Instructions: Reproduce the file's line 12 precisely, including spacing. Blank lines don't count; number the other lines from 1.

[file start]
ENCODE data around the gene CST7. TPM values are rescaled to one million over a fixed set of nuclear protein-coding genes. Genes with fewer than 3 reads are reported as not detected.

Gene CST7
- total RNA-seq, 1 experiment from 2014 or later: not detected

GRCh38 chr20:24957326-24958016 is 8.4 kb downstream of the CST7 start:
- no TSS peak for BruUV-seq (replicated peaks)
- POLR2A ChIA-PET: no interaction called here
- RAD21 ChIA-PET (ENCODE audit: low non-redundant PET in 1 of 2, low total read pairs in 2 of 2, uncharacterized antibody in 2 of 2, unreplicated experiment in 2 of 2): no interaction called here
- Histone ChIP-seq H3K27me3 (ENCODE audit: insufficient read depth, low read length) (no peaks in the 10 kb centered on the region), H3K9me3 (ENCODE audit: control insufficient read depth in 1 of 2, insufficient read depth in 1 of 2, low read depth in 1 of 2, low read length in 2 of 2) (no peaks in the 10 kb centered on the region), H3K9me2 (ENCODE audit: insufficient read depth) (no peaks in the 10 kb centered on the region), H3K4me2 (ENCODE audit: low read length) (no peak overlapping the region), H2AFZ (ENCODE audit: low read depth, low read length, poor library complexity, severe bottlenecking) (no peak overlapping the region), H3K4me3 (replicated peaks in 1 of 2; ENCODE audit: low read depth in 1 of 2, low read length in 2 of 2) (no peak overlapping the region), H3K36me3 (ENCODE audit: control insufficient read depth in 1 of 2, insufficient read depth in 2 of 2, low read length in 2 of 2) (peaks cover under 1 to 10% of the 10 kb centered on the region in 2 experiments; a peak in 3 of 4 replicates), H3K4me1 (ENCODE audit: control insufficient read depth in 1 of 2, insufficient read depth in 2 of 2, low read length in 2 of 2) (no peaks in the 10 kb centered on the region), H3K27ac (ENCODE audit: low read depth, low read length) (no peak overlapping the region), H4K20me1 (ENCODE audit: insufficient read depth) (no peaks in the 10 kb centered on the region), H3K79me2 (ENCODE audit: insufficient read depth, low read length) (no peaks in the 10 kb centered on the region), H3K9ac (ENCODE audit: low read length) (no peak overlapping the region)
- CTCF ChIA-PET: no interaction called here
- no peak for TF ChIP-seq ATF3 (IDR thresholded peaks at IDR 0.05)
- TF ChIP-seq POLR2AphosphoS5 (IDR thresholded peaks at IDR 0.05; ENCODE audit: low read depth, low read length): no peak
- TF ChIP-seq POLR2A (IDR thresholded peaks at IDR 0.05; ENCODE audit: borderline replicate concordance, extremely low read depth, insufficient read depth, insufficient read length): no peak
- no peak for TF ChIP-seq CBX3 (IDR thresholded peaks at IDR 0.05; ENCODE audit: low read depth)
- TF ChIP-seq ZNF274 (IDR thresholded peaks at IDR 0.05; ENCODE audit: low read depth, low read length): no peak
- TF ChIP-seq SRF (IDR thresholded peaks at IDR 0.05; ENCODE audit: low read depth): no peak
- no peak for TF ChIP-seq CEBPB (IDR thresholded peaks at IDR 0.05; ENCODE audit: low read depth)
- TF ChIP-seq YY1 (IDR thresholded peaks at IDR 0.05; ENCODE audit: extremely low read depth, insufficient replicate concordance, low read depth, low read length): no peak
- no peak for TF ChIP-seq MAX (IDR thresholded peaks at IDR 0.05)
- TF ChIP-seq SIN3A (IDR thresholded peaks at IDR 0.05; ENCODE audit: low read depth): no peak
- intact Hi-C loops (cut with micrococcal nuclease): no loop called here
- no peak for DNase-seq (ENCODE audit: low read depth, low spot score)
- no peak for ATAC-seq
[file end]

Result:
- TF ChIP-seq POLR2A (IDR thresholded peaks at IDR 0.05; ENCODE audit: borderline replicate concordance, extremely low read depth, insufficient read depth, insufficient read length): no peak